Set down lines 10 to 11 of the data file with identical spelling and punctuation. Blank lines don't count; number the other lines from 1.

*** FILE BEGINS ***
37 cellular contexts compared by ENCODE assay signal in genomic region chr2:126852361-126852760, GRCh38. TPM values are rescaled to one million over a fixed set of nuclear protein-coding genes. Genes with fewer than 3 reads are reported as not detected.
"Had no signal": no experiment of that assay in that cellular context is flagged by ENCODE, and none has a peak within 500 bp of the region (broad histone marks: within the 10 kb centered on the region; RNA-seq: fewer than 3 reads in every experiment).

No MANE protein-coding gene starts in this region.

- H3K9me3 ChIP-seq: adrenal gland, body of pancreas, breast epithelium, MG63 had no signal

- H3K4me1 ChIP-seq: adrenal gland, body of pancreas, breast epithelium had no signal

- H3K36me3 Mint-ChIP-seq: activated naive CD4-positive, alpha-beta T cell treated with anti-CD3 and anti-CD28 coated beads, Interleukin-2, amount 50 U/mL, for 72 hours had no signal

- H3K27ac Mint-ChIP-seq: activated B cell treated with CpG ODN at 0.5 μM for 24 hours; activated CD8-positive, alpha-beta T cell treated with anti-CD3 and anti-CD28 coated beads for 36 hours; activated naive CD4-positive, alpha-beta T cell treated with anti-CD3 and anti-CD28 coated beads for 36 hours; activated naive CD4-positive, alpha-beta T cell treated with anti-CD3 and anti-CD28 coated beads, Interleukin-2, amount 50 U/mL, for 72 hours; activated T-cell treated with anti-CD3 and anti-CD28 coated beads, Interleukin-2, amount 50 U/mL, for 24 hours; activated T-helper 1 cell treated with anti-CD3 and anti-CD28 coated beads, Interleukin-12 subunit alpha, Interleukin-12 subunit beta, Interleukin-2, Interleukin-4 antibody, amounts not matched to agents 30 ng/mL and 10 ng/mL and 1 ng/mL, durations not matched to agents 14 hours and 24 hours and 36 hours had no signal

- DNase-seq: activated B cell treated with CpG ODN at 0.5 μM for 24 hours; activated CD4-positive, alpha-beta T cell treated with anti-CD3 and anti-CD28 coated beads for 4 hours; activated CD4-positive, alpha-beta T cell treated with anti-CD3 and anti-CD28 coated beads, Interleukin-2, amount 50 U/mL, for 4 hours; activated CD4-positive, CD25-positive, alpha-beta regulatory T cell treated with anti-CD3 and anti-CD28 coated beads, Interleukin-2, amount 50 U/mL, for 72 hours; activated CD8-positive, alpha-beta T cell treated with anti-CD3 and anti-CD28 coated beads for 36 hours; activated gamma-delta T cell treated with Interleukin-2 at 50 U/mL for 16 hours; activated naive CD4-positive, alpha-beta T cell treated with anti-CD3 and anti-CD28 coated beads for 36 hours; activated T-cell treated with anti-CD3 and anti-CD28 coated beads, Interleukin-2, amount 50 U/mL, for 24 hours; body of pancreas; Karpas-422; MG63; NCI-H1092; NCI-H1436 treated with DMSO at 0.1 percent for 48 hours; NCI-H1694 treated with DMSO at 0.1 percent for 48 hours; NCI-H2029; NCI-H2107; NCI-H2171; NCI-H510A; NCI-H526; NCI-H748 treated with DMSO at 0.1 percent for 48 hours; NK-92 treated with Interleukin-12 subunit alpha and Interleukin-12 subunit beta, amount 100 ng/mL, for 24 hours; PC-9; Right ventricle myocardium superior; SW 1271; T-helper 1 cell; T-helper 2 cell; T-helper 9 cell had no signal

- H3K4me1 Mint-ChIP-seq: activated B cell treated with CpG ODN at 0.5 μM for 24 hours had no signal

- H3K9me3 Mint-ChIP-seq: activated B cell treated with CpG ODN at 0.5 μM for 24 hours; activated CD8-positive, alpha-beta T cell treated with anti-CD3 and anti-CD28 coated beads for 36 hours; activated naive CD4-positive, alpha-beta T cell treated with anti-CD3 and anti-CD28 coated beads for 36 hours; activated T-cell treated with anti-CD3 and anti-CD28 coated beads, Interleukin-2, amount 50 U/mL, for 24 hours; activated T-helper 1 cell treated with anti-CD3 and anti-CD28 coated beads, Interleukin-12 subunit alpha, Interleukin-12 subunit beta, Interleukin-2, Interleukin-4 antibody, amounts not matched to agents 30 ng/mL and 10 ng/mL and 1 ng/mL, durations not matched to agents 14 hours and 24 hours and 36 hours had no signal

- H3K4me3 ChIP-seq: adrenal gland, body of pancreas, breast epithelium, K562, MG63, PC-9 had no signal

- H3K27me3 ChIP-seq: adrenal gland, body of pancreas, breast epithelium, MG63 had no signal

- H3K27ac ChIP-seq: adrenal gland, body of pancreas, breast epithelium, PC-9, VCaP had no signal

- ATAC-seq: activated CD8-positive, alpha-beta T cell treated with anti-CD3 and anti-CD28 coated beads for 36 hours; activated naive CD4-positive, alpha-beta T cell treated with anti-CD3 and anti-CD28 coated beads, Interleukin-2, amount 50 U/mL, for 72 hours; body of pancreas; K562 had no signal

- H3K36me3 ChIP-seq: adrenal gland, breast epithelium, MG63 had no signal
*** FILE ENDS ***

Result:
- H3K9me3 Mint-ChIP-seq: activated B cell treated with CpG ODN at 0.5 μM for 24 hours; activated CD8-positive, alpha-beta T cell treated with anti-CD3 and anti-CD28 coated beads for 36 hours; activated naive CD4-positive, alpha-beta T cell treated with anti-CD3 and anti-CD28 coated beads for 36 hours; activated T-cell treated with anti-CD3 and anti-CD28 coated beads, Interleukin-2, amount 50 U/mL, for 24 hours; activated T-helper 1 cell treated with anti-CD3 and anti-CD28 coated beads, Interleukin-12 subunit alpha, Interleukin-12 subunit beta, Interleukin-2, Interleukin-4 antibody, amounts not matched to agents 30 ng/mL and 10 ng/mL and 1 ng/mL, durations not matched to agents 14 hours and 24 hours and 36 hours had no signal

- H3K4me3 ChIP-seq: adrenal gland, body of pancreas, breast epithelium, K562, MG63, PC-9 had no signal